NAB Voices Its Concerns With Microsoft Spectrum Proposal

The National Association of Broadcasters is firing back at a letter from tech executives who wrote the Federal Communications Commission in support of reserving broadcast band channels, so called "white spaces," for unlicensed device use. A group of tech company execs banding together as Voices for Innovation Aug 22 raised their voices in support of a proposal by Microsoft that the FCC reserve channels in the white spaces of the broadcast TV band for unlicensed devices as a way to promote rural broadband deployment. NAB is no fan of the plan, and made that clear in its response to the tech exec letter on TV white spaces. That letter talked up the use of the unlicensed spectrum to get broadband to 34 million more homes. Broadband deployment is a signature issue for the FCC under new chairman Ajit Pai.

AT&T brings 500Mbps home Internet to cities outside its territory

Major home Internet providers in the US don't typically expand into each other's territory, but this week, AT&T said it is launching high-speed Internet in parts of New York City and other major metro areas outside of its traditional wireline footprint. The new service is for apartment and condominium buildings, so don't expect to get it if you live in a single-family house. It's also only available in cases where AT&T has gotten access into buildings, which is often a problem for competing ISPs because of exclusive arrangements between providers and landlords. But for some consumers, the new AT&T launch could provide some much-needed competition.

AT&T's new deployment uses G.fast, a technology that relies on fiber deployments into neighborhoods and copper wires to make the connection inside each building. But instead of old phone lines, AT&T said it is using coaxial cables to make the final connection to consumers. "G.fast provides Internet access to apartment and condo units over existing coaxial cables," AT&T said. "This can minimize disruption for current residents because there's no need to place new wiring in each residence."

When it Comes to High-Speed Broadband Infrastructure, Rural America Could Really Use an FDR

[Commentary] The Rural Electrification Administration (REA) built on the efforts of another New Deal project. The Tennessee Valley Authority was among the very first creations of President Franklin Roosevelt’s administration. The TVA had several purposes, including navigation improvements and flood control, but among its biggest was generating electricity for some of the poorest sections of the country. Everyone knows about the high-speed internet deficit, so why hasn’t anything like a TVA for the internet been created?

One answer is that Congress has been controlled by politicians who have vilified all government programs and who do not want to create new ones. The bigger problem is that the very people who would benefit from rural broadband keep voting for those same politicians and things are even worse at the state level. Dozens of rural communities have tried to set up internet co-ops, on the model of the REA, but in response nearly two dozen states have passed laws making it nearly impossible to do so. Most of these states are controlled by the same kind of anti-government legislators who run Congress and all of them have been lobbied heavily by the same telecommunication companies that have abandoned rural internet users. But as long as rural Americans keep sending those politicians to Washington, or to the statehouse, rural America is going to remain stuck in the dial-up age.

[Steven Conn is the W. E. Smith Professor of History at Miami University in Oxford, Ohio]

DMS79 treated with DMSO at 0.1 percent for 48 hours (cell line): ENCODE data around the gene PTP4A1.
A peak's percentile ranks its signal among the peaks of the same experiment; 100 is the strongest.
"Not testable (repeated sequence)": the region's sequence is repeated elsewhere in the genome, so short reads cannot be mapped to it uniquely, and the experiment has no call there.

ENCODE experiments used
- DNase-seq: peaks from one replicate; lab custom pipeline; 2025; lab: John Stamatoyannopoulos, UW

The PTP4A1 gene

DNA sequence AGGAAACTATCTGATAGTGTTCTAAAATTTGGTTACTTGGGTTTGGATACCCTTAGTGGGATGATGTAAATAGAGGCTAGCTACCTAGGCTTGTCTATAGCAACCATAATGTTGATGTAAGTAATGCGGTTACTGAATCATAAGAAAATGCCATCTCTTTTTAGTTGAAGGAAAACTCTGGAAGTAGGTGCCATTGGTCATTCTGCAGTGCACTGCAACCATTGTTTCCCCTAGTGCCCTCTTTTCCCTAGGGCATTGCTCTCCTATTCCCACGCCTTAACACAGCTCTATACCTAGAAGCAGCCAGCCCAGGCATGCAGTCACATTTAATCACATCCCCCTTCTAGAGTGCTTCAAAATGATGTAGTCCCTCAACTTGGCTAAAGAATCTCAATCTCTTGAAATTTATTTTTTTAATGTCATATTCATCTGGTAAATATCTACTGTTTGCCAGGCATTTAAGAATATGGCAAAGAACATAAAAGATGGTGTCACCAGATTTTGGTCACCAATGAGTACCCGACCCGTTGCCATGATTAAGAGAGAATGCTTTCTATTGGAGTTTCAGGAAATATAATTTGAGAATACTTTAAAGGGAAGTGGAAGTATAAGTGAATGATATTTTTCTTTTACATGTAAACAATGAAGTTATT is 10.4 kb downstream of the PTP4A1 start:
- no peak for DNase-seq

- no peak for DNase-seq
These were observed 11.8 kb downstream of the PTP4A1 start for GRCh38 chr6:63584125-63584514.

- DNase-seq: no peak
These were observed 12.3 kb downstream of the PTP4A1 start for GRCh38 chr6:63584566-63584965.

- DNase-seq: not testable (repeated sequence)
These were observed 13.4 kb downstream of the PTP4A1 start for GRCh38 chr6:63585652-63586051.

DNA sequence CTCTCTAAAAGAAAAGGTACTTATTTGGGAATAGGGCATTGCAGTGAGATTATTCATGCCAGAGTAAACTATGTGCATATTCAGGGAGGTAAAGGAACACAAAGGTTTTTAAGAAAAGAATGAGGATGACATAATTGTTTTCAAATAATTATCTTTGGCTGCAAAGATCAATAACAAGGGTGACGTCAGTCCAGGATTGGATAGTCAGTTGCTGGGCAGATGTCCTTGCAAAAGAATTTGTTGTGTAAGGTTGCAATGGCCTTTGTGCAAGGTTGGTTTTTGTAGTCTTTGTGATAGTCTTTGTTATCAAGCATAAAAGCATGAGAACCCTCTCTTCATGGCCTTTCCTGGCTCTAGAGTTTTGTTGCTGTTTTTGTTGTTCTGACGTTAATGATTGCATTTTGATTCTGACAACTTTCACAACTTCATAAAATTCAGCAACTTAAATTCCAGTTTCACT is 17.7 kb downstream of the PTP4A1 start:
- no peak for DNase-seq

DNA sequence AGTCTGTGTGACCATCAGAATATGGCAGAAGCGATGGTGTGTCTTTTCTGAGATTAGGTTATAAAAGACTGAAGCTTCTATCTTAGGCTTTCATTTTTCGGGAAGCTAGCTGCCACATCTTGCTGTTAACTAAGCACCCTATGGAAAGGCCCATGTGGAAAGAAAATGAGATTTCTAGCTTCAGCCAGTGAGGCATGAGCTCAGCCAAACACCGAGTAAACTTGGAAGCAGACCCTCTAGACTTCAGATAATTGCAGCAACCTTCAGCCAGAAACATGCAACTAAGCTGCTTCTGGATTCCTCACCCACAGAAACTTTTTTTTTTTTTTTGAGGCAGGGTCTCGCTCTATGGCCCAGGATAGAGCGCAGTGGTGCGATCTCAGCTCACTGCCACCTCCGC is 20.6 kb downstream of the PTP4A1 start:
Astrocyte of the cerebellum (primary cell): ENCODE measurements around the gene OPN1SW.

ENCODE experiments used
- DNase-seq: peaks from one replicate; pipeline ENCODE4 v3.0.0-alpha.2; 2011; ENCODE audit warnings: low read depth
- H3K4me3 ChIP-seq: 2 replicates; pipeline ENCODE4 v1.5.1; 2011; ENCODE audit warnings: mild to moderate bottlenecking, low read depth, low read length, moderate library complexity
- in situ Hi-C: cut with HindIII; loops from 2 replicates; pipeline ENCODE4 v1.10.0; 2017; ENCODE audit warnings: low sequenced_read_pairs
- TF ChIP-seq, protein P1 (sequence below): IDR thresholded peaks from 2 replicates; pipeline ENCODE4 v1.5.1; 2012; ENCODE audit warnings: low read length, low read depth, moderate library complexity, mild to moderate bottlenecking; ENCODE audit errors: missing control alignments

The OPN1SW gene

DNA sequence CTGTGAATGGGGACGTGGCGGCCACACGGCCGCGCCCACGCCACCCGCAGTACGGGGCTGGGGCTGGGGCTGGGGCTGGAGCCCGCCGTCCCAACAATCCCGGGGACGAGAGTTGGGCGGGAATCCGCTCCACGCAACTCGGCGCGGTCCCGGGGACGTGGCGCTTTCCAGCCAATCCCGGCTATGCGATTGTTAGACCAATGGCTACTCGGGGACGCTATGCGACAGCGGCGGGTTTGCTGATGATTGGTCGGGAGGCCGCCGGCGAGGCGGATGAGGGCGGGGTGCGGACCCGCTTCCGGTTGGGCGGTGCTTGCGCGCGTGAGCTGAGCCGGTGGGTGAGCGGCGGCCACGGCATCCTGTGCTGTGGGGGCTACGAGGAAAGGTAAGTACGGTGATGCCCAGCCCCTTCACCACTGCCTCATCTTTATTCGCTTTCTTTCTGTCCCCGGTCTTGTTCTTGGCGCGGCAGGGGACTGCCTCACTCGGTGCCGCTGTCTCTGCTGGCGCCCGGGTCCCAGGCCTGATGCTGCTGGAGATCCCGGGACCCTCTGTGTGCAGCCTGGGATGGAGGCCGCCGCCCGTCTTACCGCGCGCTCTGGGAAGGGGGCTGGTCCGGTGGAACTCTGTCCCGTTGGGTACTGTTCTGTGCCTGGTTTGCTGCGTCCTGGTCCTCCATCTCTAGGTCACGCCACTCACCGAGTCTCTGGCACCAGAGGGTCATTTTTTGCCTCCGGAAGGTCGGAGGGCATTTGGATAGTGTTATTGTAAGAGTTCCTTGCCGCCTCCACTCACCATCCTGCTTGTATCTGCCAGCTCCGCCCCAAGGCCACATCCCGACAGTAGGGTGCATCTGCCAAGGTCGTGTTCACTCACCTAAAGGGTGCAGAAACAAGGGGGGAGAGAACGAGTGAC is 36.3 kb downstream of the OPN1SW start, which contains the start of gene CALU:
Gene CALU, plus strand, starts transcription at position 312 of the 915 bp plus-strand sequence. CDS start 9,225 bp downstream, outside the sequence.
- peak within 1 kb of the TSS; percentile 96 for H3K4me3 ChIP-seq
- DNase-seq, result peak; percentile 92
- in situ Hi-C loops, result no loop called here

LRG: Cable Industry Now has 64% Market Share of Broadband Subscribers

Cable companies were mostly up and the top telecommunications companies all were down in high-speed Internet subscriptions during the second quarter 2017. In all, the top 14 providers – companies that serve about 95 percent of the market – netted almost 230,000 new US broadband subscribers, according to an assessment by the Leichtman Research Group. “Cable companies added about 3.1 million broadband subscribers over the past year, while Telcos had net losses of about 550,000 broadband subscribers,” said Bruce Leichtman, president and principal analyst for Leichtman Research Group. “At the end of 2Q 2017, cable had a 64% market share vs. 36% for Telcos. The broadband market share for cable is now at the highest level it has been since the first quarter of 2004.” The cable industry still dominates, with 59.9 million broadband subscribers compared to the telcos’ 34.2 million.

Distinguishing Bandwidth and Latency in Households’ Willingness-to-Pay for Broadband Internet Speed

We measure households’ willingness-to-pay for changes in key home broadband Internet connection features using data from two nationally administered, discrete choice surveys. Both surveys include price, data caps, and download and upload bandwidth, but only one includes latency. Together, these surveys allow us to measure tradeoffs between bandwidth and other connectivity features such as price and data caps, and perhaps most notably, provide the only empirical evidence to date of tradeoffs between bandwidth and latency. We find that households' valuation of bandwidth is highly concave, with relatively little added value beyond 100 Mbps.

For example, households are willing to pay about $2.34 per Mbps ($14 total) monthly to increase bandwidth from 4 Mbps to 10 Mbps, $1.57 per Mbps ($24) to increase from 10 to 25 Mbps, and only $0.02 per Mbps ($19) for an increase from 100 Mbps to 1000 Mbps. We also find households willing to pay about $8.66 per month to reduce latency from levels obtained with satellite Internet service to levels more common to wired service. Household valuation of increased data caps is also concave as caps increase from 300 GB to 1000 GB, although consumers place a significant premium on unlimited service. Our findings provide the first relative valuation of bandwidth and latency and suggest that current U.S. policy may be overpenalizing latency relative to reductions in bandwidth and data caps. For example, we find that in its CAF Phase II Auction, the FCC is imposing a bidding penalty for latency that is about five times higher than what our WTP estimates suggest it should be relative to bandwidth offered.